July 2, 2022

Human Protection Considered as H5N2 Avian Flu Spreads

The highly contagious avian flu H5N2 is spreading rapidly in some parts of the midwestern United States. As a precaution, farm workers are being offered antiviral medication as a preventative measure. The flu has not affected people yet, but it can mutate and make the jump from birds to humans.

The spread of this virus from person to person is very rare, and has not been sustained over time. But if the virus mutates, person to person transmission could occur. The symptoms of this illness in people include fever, cough, sore throat, muscle aches, and conjunctivitis of the eye. Lower respiratory illness, including pneumonia, have occurred. Sometimes, nausea, abdominal pain, diarrhea, and vomiting can occur. Lab testing is required to establish a diagnosis.Turkeys

The virus has sickened turkeys and chickens in Minnesota, Wisconsin, South Dakota, and Iowa. About 300 people in those states are being told they should take the antiviral meds as a precaution.

So far, more than 7 million birds have been euthanized because they are on farms that have experienced the outbreak. In Minnesota, infections are being found on three or four new farms every day. In Iowa, 3.8 million hens in one egg-laying facility were hit with the virus. Both Wisconsin and Minnesota have declared emergencies and governors of those states have called up the National Guard to help deliver water and contain the control areas.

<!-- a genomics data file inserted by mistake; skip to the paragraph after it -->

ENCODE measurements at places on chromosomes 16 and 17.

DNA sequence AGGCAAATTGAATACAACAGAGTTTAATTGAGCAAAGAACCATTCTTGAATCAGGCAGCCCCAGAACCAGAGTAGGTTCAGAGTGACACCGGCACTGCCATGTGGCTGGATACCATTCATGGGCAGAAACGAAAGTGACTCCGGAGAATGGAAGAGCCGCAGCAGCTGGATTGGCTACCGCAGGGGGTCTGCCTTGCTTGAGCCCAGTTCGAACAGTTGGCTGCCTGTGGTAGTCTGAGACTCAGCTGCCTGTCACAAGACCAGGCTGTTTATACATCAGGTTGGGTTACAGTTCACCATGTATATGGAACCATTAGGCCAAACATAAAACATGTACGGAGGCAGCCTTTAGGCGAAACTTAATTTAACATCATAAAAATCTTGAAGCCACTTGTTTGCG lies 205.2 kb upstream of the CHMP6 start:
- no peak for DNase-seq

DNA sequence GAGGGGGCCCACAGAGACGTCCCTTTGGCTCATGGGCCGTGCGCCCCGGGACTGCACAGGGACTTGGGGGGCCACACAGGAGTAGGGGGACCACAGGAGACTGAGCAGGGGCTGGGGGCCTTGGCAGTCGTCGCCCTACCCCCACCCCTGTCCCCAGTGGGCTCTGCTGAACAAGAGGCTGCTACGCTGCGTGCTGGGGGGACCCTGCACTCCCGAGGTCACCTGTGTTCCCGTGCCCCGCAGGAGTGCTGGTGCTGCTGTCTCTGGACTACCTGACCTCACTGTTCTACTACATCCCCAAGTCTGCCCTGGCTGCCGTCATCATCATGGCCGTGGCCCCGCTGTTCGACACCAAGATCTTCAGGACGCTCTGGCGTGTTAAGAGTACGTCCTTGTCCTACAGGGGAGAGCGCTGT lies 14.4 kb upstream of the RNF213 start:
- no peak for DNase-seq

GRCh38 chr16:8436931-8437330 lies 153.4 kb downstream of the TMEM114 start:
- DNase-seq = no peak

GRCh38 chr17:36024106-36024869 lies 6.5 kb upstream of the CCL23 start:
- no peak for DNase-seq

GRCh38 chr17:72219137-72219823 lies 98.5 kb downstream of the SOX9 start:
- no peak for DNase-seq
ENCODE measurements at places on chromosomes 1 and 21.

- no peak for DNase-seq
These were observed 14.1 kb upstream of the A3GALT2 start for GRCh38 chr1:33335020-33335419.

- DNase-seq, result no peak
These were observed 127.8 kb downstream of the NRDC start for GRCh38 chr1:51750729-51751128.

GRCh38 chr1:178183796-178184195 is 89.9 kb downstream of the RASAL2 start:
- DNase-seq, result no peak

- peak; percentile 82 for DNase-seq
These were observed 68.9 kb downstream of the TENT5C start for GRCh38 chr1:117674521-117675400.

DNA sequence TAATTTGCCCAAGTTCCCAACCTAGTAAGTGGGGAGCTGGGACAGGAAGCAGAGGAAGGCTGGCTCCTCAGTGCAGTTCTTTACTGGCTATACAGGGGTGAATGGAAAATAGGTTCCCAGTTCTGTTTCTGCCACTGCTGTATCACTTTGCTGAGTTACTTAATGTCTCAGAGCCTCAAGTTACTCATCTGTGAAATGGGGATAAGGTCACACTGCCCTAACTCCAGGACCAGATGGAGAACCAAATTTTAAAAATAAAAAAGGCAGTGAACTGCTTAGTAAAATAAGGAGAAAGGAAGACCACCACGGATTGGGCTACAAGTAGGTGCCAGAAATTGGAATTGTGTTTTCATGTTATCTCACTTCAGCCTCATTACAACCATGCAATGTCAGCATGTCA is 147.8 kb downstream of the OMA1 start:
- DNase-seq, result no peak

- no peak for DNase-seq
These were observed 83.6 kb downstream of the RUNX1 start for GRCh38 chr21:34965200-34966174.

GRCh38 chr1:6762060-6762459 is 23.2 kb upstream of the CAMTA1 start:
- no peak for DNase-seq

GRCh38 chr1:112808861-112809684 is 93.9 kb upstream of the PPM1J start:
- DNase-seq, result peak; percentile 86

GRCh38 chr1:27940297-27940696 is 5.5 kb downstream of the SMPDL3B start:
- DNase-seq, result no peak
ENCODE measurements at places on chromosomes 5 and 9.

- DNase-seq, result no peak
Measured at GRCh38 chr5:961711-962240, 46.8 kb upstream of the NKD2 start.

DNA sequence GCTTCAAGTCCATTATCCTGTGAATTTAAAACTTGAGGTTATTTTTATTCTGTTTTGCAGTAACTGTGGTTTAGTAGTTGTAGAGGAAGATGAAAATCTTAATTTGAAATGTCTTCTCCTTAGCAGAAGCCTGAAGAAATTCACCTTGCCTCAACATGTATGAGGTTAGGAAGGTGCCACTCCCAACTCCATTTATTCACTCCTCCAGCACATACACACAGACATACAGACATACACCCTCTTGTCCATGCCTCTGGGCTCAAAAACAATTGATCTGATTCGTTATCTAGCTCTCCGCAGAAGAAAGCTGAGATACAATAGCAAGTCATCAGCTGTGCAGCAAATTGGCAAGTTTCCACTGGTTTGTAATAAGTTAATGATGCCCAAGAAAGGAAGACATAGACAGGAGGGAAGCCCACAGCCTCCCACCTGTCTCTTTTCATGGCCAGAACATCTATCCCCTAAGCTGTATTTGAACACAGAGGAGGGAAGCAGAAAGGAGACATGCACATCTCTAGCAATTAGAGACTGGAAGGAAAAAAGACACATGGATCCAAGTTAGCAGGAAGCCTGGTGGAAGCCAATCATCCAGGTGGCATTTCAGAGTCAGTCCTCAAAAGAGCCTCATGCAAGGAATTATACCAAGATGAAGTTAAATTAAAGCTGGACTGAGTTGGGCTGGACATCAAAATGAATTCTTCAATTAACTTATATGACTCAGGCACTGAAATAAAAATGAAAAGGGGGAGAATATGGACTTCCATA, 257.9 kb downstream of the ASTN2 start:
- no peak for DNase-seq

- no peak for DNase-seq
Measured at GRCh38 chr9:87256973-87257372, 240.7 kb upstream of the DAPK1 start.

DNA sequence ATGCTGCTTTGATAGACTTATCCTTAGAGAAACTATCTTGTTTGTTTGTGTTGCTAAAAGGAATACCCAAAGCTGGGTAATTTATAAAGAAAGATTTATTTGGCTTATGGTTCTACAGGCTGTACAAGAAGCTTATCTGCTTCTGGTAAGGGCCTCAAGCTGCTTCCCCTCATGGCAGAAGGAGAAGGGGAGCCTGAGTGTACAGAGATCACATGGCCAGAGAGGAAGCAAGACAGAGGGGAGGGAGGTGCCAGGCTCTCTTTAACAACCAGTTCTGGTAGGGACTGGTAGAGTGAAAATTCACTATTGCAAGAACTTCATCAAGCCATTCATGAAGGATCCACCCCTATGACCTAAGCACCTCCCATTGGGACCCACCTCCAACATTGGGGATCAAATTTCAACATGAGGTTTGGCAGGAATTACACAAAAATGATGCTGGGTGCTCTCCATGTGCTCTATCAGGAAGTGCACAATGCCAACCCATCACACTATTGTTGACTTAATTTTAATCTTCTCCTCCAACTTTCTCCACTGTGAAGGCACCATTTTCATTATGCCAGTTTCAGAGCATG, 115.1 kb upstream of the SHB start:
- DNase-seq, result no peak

When the virus is found at a facility, the owners must immediately inform public health officials. A quarantine is announced, and measures are put into place to euthanize the birds and to limit access to the facility. The USDA will reimburse farmers for poultry killed as a preventive measure, but any birds that die from the illness are considered a loss.

States have set up avian influenza hotlines, such as the one in Minnesota. Numbers for reporting sick or dead poultry, sick or dead wild waterfowl, and general question about biosecurity will be answered at those hotlines. Permits are required for movement in or out of the control areas.

Officials hope that warmer weather will help stop the spread of the virus. But for now, it shows no signs of slowing down.

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